For older people, claiming benefits can be a hugely unpleasant experience where only sheer determination gets results. Robert Mair spoke to Fred Churchman about his experiences.

For many older people and people with disabilities, claiming benefits can be a maze of form filling and official bureaucracy that can fail to get any results. When Fred Churchman first applied for a disability benefit more than 10 years ago to help with his acute arthritis, the process was so tortuous he simply gave up.

Nevertheless, when his wife Violet was recently diagnosed with angina he was determined to give it another crack, if only for her sake. More than 10 years on, however, he still found the system confusing, hugely bureaucratic and peopled by unsympathetic officials.

Firstly, the doctor who carried out Violet’s benefits assessment deemed her fit and healthy and told the couple they would not be receiving any benefits for her condition. Ironically, Fred claims his wife had a mini-stroke while she was being assessed by the doctor, who repeated during her ordeal that she would be fine. “It was like he was saying there was nothing wrong with her,” Fred says.

But by this time Fred knew something was seriously wrong and two days later she had a major angina attack and was rushed to hospital.

Despite the worsening of Violet’s health, amazingly Fred still could not secure any attendance allowance – which is a benefit to give frail older people everyday help.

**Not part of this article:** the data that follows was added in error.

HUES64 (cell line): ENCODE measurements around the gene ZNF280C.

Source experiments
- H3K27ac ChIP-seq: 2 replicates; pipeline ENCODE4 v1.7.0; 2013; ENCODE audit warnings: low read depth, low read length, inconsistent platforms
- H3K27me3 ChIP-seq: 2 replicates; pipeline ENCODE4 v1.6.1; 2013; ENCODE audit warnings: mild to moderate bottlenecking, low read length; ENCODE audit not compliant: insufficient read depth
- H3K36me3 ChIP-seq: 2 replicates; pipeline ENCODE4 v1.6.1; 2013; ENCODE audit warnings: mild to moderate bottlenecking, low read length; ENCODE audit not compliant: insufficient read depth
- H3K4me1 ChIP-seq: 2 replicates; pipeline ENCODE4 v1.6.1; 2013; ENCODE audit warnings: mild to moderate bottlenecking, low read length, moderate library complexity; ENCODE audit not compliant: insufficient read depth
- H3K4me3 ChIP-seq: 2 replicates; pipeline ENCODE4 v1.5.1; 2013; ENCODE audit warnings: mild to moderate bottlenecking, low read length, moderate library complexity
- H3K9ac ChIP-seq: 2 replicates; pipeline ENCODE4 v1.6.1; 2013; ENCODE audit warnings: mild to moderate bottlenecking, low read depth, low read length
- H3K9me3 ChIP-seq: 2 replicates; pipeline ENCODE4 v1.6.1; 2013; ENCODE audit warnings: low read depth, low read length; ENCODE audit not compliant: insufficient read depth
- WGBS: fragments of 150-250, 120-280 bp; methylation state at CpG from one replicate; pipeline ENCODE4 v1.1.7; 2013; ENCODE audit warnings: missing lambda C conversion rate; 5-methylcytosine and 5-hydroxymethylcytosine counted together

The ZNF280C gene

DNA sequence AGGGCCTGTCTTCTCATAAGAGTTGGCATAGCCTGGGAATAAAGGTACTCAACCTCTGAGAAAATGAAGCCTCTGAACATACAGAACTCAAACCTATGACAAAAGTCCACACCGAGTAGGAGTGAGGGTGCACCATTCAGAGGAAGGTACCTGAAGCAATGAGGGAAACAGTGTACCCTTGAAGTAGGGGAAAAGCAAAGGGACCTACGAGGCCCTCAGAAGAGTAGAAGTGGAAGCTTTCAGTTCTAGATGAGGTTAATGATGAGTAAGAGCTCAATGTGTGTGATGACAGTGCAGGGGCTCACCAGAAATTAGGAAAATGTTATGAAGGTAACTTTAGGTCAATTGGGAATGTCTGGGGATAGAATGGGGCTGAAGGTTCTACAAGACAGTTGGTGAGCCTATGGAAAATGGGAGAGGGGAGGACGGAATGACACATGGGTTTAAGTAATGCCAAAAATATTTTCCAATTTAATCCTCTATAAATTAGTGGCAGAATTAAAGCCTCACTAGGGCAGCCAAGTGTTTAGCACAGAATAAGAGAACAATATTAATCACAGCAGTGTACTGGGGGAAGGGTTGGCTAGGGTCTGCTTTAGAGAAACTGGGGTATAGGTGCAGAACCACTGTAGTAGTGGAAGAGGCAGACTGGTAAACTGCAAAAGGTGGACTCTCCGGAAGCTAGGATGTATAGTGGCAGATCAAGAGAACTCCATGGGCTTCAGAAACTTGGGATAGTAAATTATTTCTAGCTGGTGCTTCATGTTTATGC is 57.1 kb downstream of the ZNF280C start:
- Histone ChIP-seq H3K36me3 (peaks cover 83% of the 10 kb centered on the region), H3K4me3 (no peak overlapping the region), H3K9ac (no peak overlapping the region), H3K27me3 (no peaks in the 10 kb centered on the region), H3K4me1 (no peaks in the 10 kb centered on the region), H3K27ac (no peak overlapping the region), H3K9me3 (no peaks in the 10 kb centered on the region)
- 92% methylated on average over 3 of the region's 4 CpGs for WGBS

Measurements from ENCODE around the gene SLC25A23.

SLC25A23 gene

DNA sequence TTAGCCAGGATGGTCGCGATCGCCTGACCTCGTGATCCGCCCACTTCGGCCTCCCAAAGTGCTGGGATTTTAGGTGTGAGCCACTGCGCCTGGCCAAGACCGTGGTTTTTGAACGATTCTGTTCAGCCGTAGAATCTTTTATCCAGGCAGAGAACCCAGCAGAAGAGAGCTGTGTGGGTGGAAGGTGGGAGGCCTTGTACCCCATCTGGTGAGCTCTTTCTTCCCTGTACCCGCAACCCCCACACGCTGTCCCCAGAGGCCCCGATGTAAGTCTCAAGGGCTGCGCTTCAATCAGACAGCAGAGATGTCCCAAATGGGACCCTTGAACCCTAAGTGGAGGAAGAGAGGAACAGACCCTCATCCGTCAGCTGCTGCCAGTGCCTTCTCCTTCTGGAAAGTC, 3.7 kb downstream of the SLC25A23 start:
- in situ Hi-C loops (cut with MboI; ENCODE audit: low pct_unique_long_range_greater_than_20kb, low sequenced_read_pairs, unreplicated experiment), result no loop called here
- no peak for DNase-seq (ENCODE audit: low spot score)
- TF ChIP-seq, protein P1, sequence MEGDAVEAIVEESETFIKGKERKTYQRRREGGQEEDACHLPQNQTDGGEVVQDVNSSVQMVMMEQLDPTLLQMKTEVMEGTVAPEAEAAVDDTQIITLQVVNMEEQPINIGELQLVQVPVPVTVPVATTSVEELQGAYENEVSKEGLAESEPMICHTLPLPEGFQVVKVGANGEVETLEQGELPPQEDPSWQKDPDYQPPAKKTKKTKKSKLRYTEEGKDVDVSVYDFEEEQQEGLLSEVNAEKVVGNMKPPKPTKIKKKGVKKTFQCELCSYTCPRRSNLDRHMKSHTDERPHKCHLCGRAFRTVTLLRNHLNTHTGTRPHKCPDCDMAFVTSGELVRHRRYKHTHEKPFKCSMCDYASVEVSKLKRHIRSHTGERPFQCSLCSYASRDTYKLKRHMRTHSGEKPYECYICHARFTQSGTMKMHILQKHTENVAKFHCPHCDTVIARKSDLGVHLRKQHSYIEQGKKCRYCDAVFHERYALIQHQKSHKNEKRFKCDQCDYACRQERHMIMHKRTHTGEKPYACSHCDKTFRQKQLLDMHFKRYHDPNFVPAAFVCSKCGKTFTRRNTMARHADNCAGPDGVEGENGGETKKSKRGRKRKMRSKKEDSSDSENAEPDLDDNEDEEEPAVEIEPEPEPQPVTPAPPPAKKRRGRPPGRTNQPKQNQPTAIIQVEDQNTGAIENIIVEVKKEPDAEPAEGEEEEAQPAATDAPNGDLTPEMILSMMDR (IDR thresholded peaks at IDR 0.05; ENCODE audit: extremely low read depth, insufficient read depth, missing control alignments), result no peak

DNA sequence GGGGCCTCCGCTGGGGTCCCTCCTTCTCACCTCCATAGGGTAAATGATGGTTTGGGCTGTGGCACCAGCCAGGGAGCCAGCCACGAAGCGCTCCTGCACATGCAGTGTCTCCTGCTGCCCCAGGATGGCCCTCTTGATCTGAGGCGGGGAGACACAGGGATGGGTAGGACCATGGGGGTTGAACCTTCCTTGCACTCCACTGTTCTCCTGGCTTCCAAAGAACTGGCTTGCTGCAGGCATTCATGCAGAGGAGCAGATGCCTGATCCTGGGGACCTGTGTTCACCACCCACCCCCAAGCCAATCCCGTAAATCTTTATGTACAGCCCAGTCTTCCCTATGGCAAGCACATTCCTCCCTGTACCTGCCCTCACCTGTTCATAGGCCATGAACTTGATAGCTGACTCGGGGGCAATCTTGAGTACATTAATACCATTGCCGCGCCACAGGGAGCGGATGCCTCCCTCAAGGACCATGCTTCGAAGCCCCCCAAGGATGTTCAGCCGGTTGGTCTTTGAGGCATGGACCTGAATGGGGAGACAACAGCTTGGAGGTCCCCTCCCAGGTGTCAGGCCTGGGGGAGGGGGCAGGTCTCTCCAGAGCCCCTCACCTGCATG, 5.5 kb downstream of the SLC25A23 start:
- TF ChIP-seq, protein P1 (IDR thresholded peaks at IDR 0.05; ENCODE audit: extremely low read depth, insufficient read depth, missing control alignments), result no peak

Nevertheless, Fred remained determined and this time appealed to a charity's benefit’s advice programme for help. As well as providing practical advice, the charity also assisted him with filling in forms, taking some of the burden off Fred, who was now caring for a frail and very sick Violet.

By now as well as angina, arthritis and her mini-stroke, Violet was also suffering with a serious stomach complaint that needed urgent treatment. “The doctors told her she needed this operation otherwise she’d die,” Fred says. “And even if she did have it, there was a very good chance she could die.”

Incredibly, Fred’s application was rejected once again. “The forms just contradicted themselves,” laughs a bemused Fred. “It would say how far can you walk on a good day? Further on it will ask you how far can you walk on a bad day? It’s very confusing. How would I know how far she could walk on a good day?"

“You could end up putting the wrong things down or you could fill something in wrong. You might not be lying, but you might put the wrong answer down and that would lead to a rejection.”

But he refused to give up and instead asked the charity to appeal on his behalf. It was a case of third time lucky: “We’ve not just got attendance allowance for her,” Fred says. “She’s also got a blue badge, which helps when she goes to hospital and a little bit knocked off the council tax.”

In total, the couple are now £66 a week better off – or £3,500 a year. It’s a relatively small sum, but one the couple desperately need to make ends meet. For Fred, seeking advice greatly helped his claim – and he’d urge others to do the same: “I’d definitely say you should... ask for help if you need it.”